“Things looked bad for basketball,” it reported, “until Miss Bradley of the Home Economics Department agreed to serve as coach.”
Professor Bradley, who had won the right to vote barely a year earlier, guided the team to four straight wins.
The Roadrunners — the university’s nickname before the switch to Gauchos more than a decade later — suddenly drew crowds to their games at the YMCA gymnasium on the corner of West Carrillo and Chapala streets in downtown Santa Barbara. The site is now home to Ralphs grocery store.
The Morning Press quoted YMCA director J.C. Lewis as saying, “The games are proving unusually popular with the public and the spectators’ gallery is always full for the games.”
He did add this caveat: The games were “the only ones played publicly in Santa Barbara and are free.”
Creating a Rivalry
Santa Barbara State soon changed that. It decided to cash in on its monopoly by charging 20 cents per ticket for its Jan. 14, 1922, contest with Cal Poly — the first intercollegiate basketball game in its history.
The pregame rally on campus was even covered by the Morning Press.
“Speeches by the various members of the team and school songs and yells were made to awaken enthusiasm for today’s struggle,” the newspaper reported.
The Roadrunners, duly motivated, defeated the Mustangs 46-39.
Henry Minetti, it was reported, was so inspired that he led the team in scoring “against all odds, suffering from a lame leg and a nosebleed incurred early in the game.”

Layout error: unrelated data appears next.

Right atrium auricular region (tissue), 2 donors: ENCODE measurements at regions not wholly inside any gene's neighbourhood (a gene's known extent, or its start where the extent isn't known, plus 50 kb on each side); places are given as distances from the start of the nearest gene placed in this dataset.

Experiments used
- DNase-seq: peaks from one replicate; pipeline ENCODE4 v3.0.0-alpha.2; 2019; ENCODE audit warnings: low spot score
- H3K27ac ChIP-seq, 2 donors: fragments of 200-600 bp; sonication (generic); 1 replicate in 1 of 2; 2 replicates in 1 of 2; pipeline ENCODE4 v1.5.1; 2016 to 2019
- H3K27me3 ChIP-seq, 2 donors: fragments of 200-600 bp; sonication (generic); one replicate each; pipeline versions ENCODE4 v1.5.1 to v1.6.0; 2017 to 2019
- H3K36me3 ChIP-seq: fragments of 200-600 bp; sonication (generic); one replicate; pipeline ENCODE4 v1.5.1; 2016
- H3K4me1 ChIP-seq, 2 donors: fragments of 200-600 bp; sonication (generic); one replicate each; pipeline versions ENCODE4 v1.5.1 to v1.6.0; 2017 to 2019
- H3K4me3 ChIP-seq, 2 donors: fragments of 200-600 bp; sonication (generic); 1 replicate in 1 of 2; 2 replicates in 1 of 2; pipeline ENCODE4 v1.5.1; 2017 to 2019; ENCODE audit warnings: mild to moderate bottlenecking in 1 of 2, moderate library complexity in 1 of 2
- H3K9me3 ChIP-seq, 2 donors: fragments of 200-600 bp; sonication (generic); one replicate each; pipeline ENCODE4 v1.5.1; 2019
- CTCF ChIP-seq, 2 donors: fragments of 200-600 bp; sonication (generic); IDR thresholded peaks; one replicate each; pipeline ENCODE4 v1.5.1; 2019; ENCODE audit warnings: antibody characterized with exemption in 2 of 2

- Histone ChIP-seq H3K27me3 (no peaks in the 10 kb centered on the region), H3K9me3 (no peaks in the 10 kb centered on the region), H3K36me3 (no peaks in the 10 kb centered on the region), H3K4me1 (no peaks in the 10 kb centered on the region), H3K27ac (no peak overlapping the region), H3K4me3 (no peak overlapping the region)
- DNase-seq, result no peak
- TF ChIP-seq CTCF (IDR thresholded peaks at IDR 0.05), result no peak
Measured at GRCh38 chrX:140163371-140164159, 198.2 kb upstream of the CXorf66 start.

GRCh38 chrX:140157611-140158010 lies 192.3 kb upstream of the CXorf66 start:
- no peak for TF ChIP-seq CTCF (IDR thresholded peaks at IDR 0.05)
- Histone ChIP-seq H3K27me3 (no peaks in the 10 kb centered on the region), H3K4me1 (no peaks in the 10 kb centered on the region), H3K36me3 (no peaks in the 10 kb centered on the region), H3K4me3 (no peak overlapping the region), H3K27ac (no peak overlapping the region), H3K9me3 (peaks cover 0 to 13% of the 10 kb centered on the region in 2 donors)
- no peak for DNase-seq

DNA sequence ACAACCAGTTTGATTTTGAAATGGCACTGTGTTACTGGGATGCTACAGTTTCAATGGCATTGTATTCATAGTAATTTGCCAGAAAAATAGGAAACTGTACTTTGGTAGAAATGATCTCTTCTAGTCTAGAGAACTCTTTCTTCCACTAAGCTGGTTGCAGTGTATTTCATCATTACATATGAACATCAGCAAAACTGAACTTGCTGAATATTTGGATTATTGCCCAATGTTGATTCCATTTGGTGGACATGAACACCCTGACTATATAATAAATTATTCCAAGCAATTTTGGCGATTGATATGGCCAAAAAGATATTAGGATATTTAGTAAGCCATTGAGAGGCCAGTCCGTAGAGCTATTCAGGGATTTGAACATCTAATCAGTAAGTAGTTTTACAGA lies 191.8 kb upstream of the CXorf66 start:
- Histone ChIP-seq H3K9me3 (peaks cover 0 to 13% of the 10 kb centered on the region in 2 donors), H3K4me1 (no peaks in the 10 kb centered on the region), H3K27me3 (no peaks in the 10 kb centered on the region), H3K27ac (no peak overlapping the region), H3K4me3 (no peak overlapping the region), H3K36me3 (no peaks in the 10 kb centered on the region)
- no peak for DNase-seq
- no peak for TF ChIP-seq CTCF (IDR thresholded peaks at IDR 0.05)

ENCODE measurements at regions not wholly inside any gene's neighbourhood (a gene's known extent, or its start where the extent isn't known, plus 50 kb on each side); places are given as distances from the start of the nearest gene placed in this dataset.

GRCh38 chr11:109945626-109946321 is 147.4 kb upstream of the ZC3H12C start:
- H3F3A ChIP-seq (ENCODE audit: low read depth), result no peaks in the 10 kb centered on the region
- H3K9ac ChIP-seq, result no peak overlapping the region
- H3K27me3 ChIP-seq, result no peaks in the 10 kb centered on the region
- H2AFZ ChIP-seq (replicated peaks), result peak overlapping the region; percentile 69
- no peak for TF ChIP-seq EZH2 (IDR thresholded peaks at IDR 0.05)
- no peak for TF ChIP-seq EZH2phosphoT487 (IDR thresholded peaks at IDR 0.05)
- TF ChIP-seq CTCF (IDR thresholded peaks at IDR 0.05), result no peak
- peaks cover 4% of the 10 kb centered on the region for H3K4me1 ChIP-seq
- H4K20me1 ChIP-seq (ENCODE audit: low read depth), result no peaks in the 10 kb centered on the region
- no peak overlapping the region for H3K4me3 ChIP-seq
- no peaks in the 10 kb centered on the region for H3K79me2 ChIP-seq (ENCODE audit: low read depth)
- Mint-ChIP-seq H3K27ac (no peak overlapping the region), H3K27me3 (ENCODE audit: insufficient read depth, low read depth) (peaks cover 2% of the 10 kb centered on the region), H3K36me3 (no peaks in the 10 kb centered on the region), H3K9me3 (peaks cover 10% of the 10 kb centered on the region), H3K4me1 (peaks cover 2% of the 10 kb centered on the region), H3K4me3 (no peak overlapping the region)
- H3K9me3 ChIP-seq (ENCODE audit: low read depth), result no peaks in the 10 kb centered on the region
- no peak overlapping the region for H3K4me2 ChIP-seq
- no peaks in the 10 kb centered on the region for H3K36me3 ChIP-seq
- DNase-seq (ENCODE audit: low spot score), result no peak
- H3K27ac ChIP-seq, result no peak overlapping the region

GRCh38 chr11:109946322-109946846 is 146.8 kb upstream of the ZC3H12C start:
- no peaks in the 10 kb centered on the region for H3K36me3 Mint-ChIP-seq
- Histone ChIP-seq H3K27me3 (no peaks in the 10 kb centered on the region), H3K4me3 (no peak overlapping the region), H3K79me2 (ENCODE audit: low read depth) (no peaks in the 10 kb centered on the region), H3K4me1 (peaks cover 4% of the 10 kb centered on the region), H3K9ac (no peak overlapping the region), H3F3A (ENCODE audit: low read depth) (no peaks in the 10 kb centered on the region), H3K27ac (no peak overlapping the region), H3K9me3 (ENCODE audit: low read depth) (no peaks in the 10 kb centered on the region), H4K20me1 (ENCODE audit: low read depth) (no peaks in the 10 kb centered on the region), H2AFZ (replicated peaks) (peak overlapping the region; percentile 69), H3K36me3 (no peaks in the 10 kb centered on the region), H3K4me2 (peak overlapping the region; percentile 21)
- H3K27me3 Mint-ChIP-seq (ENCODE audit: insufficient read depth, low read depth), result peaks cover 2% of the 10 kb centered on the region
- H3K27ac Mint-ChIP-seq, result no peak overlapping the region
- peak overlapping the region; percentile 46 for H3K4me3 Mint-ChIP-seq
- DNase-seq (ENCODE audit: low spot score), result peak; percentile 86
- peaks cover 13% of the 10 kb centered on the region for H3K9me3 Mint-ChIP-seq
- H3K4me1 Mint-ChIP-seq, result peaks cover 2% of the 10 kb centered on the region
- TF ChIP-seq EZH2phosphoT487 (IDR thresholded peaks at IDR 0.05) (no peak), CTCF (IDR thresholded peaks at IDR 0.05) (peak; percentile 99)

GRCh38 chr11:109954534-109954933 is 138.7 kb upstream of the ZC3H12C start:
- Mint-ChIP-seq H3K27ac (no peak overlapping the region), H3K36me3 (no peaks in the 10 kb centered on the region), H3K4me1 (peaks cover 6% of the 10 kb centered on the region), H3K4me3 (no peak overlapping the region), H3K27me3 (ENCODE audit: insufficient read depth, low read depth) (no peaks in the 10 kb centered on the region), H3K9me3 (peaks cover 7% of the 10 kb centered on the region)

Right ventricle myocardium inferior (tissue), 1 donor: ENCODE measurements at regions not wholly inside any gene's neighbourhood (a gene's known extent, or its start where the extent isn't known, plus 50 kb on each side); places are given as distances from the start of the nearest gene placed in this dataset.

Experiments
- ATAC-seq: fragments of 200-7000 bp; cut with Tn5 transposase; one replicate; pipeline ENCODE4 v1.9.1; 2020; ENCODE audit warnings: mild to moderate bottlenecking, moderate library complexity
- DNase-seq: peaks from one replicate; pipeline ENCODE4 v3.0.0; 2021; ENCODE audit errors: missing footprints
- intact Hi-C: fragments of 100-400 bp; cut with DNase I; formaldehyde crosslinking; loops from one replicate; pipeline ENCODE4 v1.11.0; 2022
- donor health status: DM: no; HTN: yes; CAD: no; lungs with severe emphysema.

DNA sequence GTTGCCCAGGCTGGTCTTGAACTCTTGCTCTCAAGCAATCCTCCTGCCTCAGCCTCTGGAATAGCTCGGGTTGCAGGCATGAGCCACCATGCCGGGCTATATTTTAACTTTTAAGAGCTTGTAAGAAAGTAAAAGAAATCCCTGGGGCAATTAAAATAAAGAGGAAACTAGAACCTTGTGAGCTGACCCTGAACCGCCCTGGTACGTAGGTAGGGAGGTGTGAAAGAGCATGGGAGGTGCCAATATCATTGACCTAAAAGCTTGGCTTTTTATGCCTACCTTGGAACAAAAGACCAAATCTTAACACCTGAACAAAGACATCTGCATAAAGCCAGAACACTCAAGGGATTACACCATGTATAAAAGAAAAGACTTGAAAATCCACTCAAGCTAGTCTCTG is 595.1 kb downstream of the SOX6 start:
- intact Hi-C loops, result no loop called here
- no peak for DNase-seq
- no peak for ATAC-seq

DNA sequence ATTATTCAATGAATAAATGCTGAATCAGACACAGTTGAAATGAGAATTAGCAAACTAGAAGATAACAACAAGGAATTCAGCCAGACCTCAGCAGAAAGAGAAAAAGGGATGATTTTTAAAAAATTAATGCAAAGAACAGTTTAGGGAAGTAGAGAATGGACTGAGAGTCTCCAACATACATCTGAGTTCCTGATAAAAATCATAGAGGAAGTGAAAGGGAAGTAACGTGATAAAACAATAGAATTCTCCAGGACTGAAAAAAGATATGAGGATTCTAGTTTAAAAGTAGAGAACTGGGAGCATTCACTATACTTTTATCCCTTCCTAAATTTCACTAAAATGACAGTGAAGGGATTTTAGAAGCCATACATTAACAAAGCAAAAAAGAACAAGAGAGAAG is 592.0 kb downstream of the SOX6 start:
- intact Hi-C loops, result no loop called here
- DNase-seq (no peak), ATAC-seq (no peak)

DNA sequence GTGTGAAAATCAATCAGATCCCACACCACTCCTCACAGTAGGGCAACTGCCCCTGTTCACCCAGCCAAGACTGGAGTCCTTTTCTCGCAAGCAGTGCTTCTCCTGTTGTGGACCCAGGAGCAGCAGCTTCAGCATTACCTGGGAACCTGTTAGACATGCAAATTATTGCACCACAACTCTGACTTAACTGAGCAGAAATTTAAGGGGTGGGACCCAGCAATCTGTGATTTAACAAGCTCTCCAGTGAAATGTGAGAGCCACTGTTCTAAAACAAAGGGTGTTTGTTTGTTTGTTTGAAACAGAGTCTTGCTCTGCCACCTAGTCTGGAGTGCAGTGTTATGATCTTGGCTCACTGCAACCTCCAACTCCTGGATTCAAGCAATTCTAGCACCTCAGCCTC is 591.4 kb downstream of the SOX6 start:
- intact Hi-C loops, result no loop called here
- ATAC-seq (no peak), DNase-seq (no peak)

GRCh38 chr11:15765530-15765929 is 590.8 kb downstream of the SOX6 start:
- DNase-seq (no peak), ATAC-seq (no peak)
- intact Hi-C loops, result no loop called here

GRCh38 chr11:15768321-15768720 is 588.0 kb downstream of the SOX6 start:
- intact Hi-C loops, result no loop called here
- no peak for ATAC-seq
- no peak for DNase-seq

The Morning Press noted that Santa Barbara State won even though it was “outweighed” by Cal Poly.
Maybe hiring a nutritionist as coach was a stroke of genius.
Plenty of controversies still loomed ahead.
When the referees failed to show for a cross-town game against the Santa Barbara Boys’ School, Alice agreed to let Boys’ School coach Eric Erichson officiate.
But Boys, as you might’ve heard, will be boys.
The Morning Press reported that Erichson had to be removed at halftime after his “decisions were unsatisfactory to his audience and several were greeted with jeers.”
A nutritionist can stomach only so many bad calls.
And then there was the game at Carpinteria High. The Warriors, in their mischievous wisdom, assigned Santa Barbara State to shoot at the inferior basket the entire game.
The backboard, rim and net were all OK. They just had, as the Press put it, the “sun shining in their eyes.”
Life on the road can be tough, Alice learned — especially when the court is on an outdoors blacktop.
But one of the Morning Press’ final stories about the 1921-1922 team showed that she never lost the woman’s touch.
The preview for the last game against Ventura High noted that Santa Barbara State would be playing host to a post-game dance for the players and rooters of both schools.
And perhaps this was the pioneering innovation that should have earned Miss Alice her proverbial 15 minutes of fame.
The “Big Dance” of March, after all, is now the endgame that every college basketball coach desires.